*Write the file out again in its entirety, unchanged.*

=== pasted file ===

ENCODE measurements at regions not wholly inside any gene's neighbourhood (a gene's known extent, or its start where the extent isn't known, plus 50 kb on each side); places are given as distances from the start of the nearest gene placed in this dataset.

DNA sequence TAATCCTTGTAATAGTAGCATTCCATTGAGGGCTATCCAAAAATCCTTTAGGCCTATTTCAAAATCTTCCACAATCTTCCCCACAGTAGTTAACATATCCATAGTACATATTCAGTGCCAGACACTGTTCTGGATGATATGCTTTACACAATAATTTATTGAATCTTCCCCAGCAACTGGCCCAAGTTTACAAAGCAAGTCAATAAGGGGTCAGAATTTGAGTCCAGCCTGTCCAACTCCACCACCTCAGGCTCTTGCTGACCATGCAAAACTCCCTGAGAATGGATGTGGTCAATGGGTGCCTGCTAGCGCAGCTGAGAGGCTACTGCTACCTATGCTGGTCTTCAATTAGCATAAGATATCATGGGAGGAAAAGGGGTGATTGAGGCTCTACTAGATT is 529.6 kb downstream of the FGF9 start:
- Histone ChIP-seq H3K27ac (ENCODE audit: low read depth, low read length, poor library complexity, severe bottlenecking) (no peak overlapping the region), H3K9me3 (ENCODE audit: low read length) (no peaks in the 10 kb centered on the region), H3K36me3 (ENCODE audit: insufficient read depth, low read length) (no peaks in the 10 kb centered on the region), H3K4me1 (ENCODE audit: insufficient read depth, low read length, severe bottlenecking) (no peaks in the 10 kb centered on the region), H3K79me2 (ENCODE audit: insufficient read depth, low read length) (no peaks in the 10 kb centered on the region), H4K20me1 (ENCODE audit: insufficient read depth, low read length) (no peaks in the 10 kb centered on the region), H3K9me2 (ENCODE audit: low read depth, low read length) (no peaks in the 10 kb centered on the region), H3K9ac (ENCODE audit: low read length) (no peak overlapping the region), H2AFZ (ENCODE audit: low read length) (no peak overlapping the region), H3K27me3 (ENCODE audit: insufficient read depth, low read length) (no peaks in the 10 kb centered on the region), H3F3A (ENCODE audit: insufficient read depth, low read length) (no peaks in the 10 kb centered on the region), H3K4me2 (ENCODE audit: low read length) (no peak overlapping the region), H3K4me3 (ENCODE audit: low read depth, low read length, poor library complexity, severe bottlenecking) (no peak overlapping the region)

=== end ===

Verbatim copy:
ENCODE measurements at regions not wholly inside any gene's neighbourhood (a gene's known extent, or its start where the extent isn't known, plus 50 kb on each side); places are given as distances from the start of the nearest gene placed in this dataset.

DNA sequence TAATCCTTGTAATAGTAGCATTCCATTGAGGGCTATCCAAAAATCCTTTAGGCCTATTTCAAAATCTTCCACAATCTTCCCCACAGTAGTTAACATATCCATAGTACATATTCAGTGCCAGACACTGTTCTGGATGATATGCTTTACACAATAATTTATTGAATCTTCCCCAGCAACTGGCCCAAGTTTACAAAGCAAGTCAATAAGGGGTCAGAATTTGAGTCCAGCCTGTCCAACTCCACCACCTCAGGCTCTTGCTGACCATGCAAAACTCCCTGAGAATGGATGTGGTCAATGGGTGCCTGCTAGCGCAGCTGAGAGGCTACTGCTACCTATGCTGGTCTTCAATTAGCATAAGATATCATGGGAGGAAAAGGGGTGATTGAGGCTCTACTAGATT is 529.6 kb downstream of the FGF9 start:
- Histone ChIP-seq H3K27ac (ENCODE audit: low read depth, low read length, poor library complexity, severe bottlenecking) (no peak overlapping the region), H3K9me3 (ENCODE audit: low read length) (no peaks in the 10 kb centered on the region), H3K36me3 (ENCODE audit: insufficient read depth, low read length) (no peaks in the 10 kb centered on the region), H3K4me1 (ENCODE audit: insufficient read depth, low read length, severe bottlenecking) (no peaks in the 10 kb centered on the region), H3K79me2 (ENCODE audit: insufficient read depth, low read length) (no peaks in the 10 kb centered on the region), H4K20me1 (ENCODE audit: insufficient read depth, low read length) (no peaks in the 10 kb centered on the region), H3K9me2 (ENCODE audit: low read depth, low read length) (no peaks in the 10 kb centered on the region), H3K9ac (ENCODE audit: low read length) (no peak overlapping the region), H2AFZ (ENCODE audit: low read length) (no peak overlapping the region), H3K27me3 (ENCODE audit: insufficient read depth, low read length) (no peaks in the 10 kb centered on the region), H3F3A (ENCODE audit: insufficient read depth, low read length) (no peaks in the 10 kb centered on the region), H3K4me2 (ENCODE audit: low read length) (no peak overlapping the region), H3K4me3 (ENCODE audit: low read depth, low read length, poor library complexity, severe bottlenecking) (no peak overlapping the region)